Issue 179 of SOCIALIST REVIEW Published October 1994 Copyright © Socialist Review

Community cares

Fears of gang warfare rose in a small area of London recently when a white teenager was stabbed to death, supposedly by Asian youths. Martin Smith examines the facts behind the headlines and argues socialists have an alternative to the misery and violence

This summer 15 year old Richard Everitt was stabbed to death in Somers Town, North London, allegedly by a gang of Asian youths.

Mods from the film Quadrophenia
Mods from the film Quadrophenia

The gutter press attempted to fan the flames of racial violence. The Sun ran a front page: 'Knifed to death for being white'. The Daily Mail followed up with: 'White boy, 15, is killed by race mob'. The 'quality' press was no better. Local people say that the Independent superimposed a photograph of the union jack over an Australian flag hanging over a block of flats in Somers Town, and titled the piece 'A community divided'.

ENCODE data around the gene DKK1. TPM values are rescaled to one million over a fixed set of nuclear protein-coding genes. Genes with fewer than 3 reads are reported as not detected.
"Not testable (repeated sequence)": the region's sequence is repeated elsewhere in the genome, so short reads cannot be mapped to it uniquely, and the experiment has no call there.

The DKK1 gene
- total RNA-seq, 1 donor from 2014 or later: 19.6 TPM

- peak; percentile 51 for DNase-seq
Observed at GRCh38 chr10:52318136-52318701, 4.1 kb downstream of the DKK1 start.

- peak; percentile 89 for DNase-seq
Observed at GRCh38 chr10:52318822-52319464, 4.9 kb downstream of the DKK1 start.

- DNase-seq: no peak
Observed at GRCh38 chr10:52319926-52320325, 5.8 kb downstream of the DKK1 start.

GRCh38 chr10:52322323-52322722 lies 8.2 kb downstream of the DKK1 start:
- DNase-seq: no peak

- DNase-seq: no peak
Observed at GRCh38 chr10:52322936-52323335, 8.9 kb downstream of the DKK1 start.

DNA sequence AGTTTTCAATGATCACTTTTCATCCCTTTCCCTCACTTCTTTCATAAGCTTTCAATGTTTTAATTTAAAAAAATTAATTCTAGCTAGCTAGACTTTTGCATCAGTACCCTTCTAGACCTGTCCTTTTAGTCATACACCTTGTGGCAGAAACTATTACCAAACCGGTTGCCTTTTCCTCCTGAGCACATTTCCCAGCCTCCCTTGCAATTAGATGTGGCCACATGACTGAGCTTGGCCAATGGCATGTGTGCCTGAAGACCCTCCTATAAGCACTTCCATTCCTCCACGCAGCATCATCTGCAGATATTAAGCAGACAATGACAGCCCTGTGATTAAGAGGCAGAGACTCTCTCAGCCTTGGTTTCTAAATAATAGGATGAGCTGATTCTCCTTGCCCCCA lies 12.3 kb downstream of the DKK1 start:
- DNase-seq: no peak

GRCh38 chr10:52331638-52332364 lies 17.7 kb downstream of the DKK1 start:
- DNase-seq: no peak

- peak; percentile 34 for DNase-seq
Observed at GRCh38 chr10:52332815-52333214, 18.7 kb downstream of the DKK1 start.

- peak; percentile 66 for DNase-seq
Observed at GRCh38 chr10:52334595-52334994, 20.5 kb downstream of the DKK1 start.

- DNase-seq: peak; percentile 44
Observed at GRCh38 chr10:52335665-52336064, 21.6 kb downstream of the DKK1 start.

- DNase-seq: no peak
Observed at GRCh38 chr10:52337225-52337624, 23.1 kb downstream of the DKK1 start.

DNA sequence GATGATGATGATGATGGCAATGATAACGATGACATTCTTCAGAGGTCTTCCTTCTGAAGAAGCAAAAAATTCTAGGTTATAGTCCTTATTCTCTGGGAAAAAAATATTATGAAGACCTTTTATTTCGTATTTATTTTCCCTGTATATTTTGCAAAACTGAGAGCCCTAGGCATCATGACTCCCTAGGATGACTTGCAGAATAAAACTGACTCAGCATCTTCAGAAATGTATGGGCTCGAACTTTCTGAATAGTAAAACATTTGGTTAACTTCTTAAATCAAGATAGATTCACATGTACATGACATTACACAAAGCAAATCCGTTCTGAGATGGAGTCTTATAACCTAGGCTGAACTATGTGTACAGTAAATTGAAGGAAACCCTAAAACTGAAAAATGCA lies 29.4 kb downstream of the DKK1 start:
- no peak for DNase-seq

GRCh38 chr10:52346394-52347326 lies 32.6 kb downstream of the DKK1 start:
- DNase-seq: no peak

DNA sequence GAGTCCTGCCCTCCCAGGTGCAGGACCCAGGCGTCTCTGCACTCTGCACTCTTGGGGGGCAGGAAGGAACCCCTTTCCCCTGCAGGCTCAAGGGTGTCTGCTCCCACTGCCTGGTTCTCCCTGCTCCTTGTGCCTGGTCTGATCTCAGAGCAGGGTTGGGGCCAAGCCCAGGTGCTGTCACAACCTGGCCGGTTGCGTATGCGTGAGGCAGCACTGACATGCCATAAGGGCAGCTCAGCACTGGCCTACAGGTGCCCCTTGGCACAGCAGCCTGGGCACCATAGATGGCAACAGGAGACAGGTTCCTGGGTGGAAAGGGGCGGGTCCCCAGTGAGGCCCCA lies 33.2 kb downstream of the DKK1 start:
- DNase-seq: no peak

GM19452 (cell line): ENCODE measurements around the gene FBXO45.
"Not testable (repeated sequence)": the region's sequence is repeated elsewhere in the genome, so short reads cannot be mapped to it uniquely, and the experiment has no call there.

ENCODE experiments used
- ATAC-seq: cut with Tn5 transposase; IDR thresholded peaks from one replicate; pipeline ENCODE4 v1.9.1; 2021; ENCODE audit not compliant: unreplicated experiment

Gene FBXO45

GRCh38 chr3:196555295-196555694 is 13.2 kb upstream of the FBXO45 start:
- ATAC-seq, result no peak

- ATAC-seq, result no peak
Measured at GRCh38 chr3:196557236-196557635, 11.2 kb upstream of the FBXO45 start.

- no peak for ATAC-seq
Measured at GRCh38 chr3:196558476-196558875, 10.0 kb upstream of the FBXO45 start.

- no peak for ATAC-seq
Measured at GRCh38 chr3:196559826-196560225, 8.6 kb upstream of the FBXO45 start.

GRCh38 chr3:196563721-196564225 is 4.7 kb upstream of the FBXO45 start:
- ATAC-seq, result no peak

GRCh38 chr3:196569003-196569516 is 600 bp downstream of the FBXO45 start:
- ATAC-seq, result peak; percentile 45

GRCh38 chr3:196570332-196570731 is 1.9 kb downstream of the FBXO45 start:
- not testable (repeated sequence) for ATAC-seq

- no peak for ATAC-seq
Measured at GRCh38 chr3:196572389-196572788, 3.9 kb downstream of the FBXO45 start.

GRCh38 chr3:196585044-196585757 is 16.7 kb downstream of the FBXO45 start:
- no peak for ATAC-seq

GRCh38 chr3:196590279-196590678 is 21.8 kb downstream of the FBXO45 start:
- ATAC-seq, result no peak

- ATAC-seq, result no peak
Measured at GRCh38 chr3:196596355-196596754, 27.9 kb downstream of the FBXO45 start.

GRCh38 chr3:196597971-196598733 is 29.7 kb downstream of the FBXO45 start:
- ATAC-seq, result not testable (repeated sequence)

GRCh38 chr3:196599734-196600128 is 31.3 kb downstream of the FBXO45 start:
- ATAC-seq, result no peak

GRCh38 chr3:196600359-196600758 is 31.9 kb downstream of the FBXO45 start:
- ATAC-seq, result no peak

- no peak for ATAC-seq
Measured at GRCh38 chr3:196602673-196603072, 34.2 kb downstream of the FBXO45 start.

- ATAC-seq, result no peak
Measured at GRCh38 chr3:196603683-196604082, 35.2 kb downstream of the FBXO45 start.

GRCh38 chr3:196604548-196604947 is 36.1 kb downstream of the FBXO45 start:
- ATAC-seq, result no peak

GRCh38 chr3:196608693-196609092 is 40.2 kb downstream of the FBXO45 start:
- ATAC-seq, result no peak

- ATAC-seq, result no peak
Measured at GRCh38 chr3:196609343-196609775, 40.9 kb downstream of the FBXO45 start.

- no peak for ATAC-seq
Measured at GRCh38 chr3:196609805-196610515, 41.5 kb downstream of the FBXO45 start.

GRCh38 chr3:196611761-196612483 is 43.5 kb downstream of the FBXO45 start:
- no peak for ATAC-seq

But there is no evidence that it was a racist attack. Witnesses claim that no racist remarks were made. Even the police argue there 'is no evidence of a racial motive involved'.

Somers Town far from being a group of estates on the brink of war was, up until the murder, a relatively peaceful area. It is a multiracial community. According to the Camden Race Equality Council, Somers Town suffers from low to medium levels of racial violence (verbal and physical threats, excrement through letter boxes and minor assaults). Many residents believe it to be a good place to live. However, like most inner city areas, it has problems.

The estates find themselves surrounded by the wealth of urban renewal, whilst conditions on the estates get worse.